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would have flown in the face of the deepest concerns of consumers. I am pleased that by working together, those in this House, and the stakeholders, have welcomed the amendments that we have introduced this evening.

There are a couple of other areas that may not have received as much air time but are important. On the level of redress, I hope that I have been able to provide the reassurance that the office for legal complaints will have the ability to examine the level of redress, which has been raised by my hon. Friends, on a regular basis and when it thinks it appropriate or necessary.

Part 7 sets out further provisions relating to the board and the OLC. Parts 8 and 9 provide for amendments to existing legislation to align it with the provisions in the Bill, including amendments to the Solicitors Act 1974, the Administration of Justice Act 1985 and the Courts and Legal Services Act 1990. That is in order to update the Law Society’s regulatory framework and powers, including provision to allow it to regulate the limited forms of ABS that I mentioned earlier.

I hope that our debates on Second Reading, in Committee and today have clarified any outstanding concerns. I am pleased that we now have a Bill that will truly restore consumer confidence in the provision of legal services through a modern, flexible, transparent and independent system of regulation—one that will act in consumers’ interests and enable lawyers to provide services in new and innovative ways.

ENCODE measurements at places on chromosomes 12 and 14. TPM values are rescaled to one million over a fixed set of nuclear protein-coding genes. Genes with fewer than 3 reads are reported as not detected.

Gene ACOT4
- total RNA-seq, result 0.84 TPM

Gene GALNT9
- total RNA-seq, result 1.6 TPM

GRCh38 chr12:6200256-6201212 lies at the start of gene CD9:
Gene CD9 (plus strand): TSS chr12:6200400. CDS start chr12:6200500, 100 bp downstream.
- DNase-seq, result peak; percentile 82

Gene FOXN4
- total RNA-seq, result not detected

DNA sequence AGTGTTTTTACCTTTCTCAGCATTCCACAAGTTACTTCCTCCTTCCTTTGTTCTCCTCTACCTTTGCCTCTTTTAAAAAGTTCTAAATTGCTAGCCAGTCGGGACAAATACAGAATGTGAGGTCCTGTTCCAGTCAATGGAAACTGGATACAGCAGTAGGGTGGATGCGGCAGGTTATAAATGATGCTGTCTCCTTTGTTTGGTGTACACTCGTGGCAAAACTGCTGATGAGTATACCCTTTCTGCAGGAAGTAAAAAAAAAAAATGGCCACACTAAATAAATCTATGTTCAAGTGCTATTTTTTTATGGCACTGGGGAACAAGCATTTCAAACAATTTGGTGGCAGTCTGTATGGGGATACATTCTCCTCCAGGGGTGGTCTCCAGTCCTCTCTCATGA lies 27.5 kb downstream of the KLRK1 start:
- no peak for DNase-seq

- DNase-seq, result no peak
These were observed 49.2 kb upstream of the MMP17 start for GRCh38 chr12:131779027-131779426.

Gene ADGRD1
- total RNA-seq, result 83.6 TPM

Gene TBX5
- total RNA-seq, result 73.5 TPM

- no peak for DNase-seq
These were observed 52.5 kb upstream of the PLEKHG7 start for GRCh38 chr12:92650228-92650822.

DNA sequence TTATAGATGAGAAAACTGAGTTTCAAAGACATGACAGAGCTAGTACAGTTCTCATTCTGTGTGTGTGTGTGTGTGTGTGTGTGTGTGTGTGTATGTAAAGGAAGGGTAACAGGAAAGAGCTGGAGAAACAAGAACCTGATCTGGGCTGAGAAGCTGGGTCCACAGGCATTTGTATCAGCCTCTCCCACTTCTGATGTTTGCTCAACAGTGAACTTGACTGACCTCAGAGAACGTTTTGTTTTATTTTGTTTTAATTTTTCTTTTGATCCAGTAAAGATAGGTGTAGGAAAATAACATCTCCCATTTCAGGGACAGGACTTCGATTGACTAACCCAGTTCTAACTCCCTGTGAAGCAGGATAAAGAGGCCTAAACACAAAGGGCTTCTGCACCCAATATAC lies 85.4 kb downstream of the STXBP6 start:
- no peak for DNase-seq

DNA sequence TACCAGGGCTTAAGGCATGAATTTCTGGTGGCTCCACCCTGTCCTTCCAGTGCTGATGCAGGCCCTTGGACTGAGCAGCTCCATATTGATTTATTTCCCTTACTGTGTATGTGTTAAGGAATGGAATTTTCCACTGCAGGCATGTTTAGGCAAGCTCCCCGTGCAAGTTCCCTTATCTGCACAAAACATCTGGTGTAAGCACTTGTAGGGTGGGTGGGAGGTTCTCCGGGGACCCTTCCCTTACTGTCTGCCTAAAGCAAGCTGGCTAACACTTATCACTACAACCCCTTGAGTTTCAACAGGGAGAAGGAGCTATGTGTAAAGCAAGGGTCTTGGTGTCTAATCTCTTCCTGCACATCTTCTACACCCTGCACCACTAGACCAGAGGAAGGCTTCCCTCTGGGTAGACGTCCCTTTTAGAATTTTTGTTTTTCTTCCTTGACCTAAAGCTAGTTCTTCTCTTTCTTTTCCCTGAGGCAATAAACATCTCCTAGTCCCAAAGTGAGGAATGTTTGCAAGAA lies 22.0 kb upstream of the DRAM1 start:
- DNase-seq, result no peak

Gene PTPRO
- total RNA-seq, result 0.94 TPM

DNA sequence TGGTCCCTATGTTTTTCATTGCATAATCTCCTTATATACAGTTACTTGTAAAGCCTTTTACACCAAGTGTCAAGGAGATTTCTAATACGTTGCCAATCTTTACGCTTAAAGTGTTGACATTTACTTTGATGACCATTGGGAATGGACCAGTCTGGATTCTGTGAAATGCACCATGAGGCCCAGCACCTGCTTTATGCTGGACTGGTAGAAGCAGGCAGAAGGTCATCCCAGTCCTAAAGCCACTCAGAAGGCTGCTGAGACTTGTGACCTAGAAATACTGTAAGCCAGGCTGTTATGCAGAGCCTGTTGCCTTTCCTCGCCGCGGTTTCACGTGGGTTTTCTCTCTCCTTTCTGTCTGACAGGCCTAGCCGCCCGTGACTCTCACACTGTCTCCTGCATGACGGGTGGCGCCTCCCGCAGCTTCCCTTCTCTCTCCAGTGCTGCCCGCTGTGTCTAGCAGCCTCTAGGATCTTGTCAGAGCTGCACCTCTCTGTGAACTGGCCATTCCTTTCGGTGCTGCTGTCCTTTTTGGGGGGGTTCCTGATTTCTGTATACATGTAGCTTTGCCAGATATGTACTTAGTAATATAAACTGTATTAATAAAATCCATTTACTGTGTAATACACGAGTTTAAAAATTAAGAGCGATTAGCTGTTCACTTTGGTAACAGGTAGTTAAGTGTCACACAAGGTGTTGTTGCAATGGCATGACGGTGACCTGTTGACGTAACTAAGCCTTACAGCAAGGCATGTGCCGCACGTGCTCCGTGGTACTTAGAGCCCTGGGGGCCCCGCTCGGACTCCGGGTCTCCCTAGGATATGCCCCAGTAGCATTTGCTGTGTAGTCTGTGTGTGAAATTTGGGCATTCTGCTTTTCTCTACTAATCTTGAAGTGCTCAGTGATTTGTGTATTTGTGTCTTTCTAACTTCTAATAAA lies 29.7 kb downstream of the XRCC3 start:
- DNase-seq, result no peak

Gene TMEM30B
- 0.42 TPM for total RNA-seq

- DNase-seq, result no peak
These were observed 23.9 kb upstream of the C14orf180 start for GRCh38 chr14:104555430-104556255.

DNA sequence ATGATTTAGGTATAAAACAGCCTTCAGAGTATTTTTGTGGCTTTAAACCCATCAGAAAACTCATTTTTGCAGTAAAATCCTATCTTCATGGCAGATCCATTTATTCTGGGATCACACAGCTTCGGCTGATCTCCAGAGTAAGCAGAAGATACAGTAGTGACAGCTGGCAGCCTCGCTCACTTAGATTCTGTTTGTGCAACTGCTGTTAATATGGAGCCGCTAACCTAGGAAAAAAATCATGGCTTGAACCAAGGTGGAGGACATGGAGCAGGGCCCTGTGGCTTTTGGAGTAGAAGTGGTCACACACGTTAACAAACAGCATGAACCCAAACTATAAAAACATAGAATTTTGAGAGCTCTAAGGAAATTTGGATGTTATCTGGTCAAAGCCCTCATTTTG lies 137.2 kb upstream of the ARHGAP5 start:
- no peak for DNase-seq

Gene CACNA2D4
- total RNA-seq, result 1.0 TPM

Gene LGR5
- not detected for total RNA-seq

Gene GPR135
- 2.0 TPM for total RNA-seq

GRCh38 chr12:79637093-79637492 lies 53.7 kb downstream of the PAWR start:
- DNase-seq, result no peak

I should like to thank the hon. Member for Macclesfield (Sir Nicholas Winterton) and my hon. Friend the Member for Stockton, North (Frank Cook), who between them so ably chaired the Public Bill Committee. I also thank members of the Committee from across the House who have contributed to a thorough and useful examination of this important and long overdue Bill. I particularly thank the hon. Members for North-East Hertfordshire (Mr. Heald), for North-West Norfolk (Mr. Bellingham), for Huntingdon, for Somerton and Frome, and for North Southwark and Bermondsey (Simon Hughes), all of whom made constructive comments throughout the course of our debates. I could not say anything other than a very heartfelt thanks to my hon. Friends from the Back Benches who have, in Committee and here, not only supported me throughout the Bill’s passage but moved constructive amendments that have made it even better for the consumer. I am very grateful to them for that.

I am in debt to the organisations that have worked so closely with us to develop the Bill into a piece of legislation that will meet the concerns of a wide range of people, not only the consumers of legal services but providers. Particular thanks should go to Citizens Advice, the Federation of Small Businesses, the National Consumer Council, the Office of Fair Trading and Which? and the members of those organisations who have worked so hard throughout the Bill’s development and passage to help us to deliver it as a consumer-focused measure through the Government’s consumer advisory panel.